Timothy J. Sloan
|Timothy J. Sloan|
|Occupation||Former Chief Executive Officer|
|Employer||Wells Fargo & Co.|
Previously, he was the president and chief administrative officer, managing corporate communications, corporate social responsibility, enterprise marketing, government relations, corporate human resources, and strategic planning.  He also served on the Wells Fargo operating and management committees.
Sloan was promoted to CEO in October 2016, when John Stumpf stepped down after the revelation that company employees had opened millions of fake accounts to meet sales goals. Sloan overhauled the incentive system and traveled the country to meet with staff. He also apologized publicly and launched a rehabilitation campaign. Nevertheless, the company's reputation continued to be diminished by additional problems in other divisions, and criticism of the company continued.
Earlier, Sloan was head of Commercial Bank, Real Estate and Specialized Financial Services, overseeing operations within wholesale banking that provided credit and customers worldwide. Altogether, Sloan’s teams included more than 25 lines of business, more than $200 billion in assets and 440 offices in 40 states, Asia, Canada and London.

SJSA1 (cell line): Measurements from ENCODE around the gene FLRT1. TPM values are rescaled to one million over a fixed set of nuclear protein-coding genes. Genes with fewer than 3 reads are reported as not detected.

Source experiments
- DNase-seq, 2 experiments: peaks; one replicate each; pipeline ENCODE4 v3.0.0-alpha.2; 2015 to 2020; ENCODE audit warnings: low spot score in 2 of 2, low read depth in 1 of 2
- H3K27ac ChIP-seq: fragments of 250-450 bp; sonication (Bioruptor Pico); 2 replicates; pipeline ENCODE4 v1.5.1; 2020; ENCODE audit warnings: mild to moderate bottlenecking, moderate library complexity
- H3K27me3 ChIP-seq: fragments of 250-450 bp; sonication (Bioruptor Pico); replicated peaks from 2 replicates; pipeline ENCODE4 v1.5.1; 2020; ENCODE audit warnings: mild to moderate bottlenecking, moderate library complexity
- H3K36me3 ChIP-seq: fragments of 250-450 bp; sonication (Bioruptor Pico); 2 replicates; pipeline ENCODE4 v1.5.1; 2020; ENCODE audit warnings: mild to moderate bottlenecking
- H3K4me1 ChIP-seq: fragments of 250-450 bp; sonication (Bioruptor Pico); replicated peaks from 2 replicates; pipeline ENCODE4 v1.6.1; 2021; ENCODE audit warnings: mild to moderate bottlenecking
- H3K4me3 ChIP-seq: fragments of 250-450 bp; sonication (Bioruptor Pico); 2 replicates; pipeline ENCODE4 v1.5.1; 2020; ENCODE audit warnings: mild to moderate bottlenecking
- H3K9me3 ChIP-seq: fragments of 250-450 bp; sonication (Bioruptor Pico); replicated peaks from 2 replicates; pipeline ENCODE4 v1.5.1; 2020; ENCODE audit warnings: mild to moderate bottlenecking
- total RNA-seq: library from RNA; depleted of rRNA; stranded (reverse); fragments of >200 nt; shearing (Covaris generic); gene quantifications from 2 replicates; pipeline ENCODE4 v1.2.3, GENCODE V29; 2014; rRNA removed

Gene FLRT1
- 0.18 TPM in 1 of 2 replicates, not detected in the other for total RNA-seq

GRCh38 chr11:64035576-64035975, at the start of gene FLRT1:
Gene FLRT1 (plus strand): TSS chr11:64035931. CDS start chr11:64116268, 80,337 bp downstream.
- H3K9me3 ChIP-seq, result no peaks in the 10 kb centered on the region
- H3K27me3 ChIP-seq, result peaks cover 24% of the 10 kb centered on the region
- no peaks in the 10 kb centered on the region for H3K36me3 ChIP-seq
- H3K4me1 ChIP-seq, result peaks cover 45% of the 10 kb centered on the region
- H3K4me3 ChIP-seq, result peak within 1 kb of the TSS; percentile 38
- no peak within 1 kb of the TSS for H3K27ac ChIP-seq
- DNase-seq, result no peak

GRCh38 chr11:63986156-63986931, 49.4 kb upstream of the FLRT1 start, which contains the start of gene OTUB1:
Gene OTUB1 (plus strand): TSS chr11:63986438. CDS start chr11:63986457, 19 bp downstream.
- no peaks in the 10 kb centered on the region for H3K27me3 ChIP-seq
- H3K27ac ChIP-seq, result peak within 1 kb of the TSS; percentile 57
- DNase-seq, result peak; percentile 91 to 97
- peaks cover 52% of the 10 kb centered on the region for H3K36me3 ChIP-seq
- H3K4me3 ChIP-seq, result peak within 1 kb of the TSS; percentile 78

He was the group head of specialized financial services from 1997 to 2006. From 1994 to 1997, he was executive vice president and division manager of the real estate merchant banking division within the capital markets group. Before that, Sloan was group head of the real estate managed assets group, which he started as a senior credit officer in 1991.
Before joining Wells Fargo as a vice president with the loan adjustment group in 1987, he worked for three years at Continental Illinois Bank in Chicago.
Sloan earned his B.A. in economics and history and his M.B.A. in finance and accounting, both from the University of Michigan in Ann Arbor.
- Wells Fargo Names Tim Sloan Chief Administrative Officer. Wells Fargo & Co..
- Timothy J. Sloan Bio. Wells Fargo & Co..
- Wells Fargo CEO Tim Sloan Steps Down as General Counsel Takes Over. Bloomberg.